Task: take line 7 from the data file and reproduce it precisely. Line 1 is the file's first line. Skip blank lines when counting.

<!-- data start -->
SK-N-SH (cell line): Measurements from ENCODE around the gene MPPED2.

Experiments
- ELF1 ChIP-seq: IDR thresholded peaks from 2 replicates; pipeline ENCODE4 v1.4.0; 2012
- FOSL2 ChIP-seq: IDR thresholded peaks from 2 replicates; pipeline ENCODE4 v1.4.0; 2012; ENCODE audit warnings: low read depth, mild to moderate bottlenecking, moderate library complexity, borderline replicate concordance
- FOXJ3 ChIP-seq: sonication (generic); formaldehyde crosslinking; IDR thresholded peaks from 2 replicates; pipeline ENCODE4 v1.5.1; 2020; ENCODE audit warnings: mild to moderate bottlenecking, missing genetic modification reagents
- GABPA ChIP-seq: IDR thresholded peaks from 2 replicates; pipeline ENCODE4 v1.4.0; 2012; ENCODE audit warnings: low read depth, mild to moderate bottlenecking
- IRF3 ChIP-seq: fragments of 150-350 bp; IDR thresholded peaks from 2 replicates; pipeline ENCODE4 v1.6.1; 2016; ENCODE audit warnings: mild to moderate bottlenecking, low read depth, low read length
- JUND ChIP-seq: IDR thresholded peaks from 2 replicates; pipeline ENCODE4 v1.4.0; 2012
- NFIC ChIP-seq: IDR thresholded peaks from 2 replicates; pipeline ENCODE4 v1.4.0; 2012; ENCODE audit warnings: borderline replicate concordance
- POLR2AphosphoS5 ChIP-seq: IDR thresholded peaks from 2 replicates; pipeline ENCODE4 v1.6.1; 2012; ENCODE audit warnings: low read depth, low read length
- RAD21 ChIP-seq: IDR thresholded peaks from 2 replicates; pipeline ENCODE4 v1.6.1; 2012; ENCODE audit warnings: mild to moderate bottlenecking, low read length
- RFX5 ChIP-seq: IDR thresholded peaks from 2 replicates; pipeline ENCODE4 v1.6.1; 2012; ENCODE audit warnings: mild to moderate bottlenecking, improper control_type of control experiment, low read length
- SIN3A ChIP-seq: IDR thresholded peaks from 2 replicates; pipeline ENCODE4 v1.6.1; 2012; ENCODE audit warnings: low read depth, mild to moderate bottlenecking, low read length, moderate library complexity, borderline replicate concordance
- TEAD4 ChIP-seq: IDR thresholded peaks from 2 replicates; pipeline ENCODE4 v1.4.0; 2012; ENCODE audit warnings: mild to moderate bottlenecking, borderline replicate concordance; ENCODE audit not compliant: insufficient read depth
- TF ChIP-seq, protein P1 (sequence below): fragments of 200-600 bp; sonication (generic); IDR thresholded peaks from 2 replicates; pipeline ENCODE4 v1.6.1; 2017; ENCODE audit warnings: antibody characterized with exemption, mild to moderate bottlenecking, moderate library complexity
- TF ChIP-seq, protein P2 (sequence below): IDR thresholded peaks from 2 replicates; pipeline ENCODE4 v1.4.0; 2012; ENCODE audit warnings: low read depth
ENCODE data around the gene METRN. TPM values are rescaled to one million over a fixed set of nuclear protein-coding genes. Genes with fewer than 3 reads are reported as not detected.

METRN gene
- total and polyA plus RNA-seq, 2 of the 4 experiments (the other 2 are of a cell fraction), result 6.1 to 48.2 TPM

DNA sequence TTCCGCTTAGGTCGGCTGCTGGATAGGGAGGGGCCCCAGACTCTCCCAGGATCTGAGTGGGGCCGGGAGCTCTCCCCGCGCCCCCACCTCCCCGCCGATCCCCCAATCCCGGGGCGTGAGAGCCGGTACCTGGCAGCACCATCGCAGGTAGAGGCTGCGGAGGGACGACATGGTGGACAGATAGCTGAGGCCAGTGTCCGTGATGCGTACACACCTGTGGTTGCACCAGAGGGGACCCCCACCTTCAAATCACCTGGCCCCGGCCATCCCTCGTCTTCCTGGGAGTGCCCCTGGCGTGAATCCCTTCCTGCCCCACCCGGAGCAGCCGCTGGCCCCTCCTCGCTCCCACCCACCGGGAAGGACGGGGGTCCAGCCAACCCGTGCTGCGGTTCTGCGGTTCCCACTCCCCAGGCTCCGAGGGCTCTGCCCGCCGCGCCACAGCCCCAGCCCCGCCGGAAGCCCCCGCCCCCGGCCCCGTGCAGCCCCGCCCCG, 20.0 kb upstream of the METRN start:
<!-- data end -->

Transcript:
- IRF3 ChIP-seq: fragments of 150-350 bp; IDR thresholded peaks from 2 replicates; pipeline ENCODE4 v1.6.1; 2016; ENCODE audit warnings: mild to moderate bottlenecking, low read depth, low read length